“I did not. And I’m not a pig.”

“You are too.”

Silence. In other words, you are a Pig.

O cruel silence …

But children well understand that no one is really a pig; this is only a game to see who can make the other lose his temper first.

It is ugly and mean; and the winner is usually the older child because he knows the extent of the younger’s endurance.

Out of his own store of unavenged wrongs, he chooses this way to refresh a bruised ego. If we have taught them what our Lord said must be the very basis for our behavior, we have the point of departure.

“Whatsoever you do to the least of my brethren, you do it to me.”

Learning this, we know what we must know in order to put meditations on the Passion together with events out of daily life and discover how to use them.

Then we can see – and children can see it – that to provoke a brother or a sister is to provoke Christ; to be silent under provocation is to be silent with Christ.

It is not good to make such accusations while saying the Stations, but rather to connect the meditations with these real problems (names of particular children omitted), and return to the principles when we are on the scene of abuses that we must correct.

“You are teasing Christ when you tease your brother. It is the same. Whatsoever you do…” He said.

You torment him just for the fun of it the way the soldiers tormented our Lord.

Yet you really love him, as you really love our Lord.

Keep these things in the front of your mind during Lent, and try to bite your tongue when you are tempted to unkindness.

Each time you keep from saying something unkind, it is a triumph of grace, and our Lord will strengthen you with grace for the next time.

There are powerful graces coming to us during Lent, and we must try to use them to rid ourselves of our faults so that on Easter we can be free of them, like the newly baptized are free of Original Sin.

Impossible? Not really, although it will probably take a lifetime to do it. But it is the goal, and especially during Lent it is the spirit of the preparation: to be as those newborn, on Easter morning.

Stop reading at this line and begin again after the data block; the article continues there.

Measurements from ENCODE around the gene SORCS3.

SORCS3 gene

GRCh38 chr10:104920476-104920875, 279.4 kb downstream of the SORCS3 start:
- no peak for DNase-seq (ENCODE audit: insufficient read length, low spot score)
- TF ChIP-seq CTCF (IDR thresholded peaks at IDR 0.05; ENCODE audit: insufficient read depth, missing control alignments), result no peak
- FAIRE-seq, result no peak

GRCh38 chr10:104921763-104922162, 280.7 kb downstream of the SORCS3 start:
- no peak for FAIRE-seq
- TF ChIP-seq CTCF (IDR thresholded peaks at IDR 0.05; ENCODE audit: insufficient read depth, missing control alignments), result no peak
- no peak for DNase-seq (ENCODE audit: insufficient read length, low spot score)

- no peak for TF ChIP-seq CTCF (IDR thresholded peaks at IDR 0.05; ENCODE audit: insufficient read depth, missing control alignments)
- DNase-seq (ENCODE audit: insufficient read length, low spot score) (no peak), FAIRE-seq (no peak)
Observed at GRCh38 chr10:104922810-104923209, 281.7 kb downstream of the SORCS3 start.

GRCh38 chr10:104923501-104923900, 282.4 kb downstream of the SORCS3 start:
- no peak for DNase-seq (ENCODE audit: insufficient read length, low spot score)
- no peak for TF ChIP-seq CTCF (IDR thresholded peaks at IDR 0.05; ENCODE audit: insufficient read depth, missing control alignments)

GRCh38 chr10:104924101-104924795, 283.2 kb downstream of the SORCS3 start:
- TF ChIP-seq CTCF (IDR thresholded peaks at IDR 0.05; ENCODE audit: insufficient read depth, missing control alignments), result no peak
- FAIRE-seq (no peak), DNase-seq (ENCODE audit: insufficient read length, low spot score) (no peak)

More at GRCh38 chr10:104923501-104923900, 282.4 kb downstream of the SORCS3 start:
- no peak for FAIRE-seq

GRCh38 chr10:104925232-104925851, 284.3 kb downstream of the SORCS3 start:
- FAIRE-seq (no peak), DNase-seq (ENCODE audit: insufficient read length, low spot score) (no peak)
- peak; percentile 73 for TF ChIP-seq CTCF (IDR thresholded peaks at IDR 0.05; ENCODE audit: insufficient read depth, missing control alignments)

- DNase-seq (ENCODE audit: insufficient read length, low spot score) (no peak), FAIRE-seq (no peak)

If we are spectators to such a moral victory, we must be sure to congratulate the hero. “Darling, I heard N. today when he called you a pig and tried to make you angry. It was wonderful, the way you didn’t answer back and only walked away.

You used silence the way our Lord used it, the way He wants you to use it. When you are silent in union with Him, you are growing in the likeness of Christ.”

When Dominic Savio was silent before an unjust accusation, he shamed the other boys into admitting their guilt.

This is often the effect of heroic efforts to reach out to Christ and bear hurts with Him. Grace is the invisible ingredient in all these struggles for perfection.

For every honest effort, one may put a bean in the jar. There are beans for all kinds of things: no desserts, no jumping for the telephone (a genius in our midst suggested this to eliminate violent jostling, wrestling, racing, leaping, and tugging – an excruciating discipline); no complaining about anything; doing chores promptly; no weekly penny for candy, and many more, including that magnificent and most glorious of all: coming when called.

All who do this are known as St. Theresas.

Actually, when you scan the long list of them, they amount to what spiritual directors call the “interior mortifications.”

Our mantel is bare this season except for the two candelabra with their twelve candles and the crucifix between them. Even the bread and the baking speak to us of Lent. Crosses of seeds decorate the bread (because when you see the seeds, you remember about “die so you may live”), and on biscuit crusts and meat pies, symbols of the Passion are cut.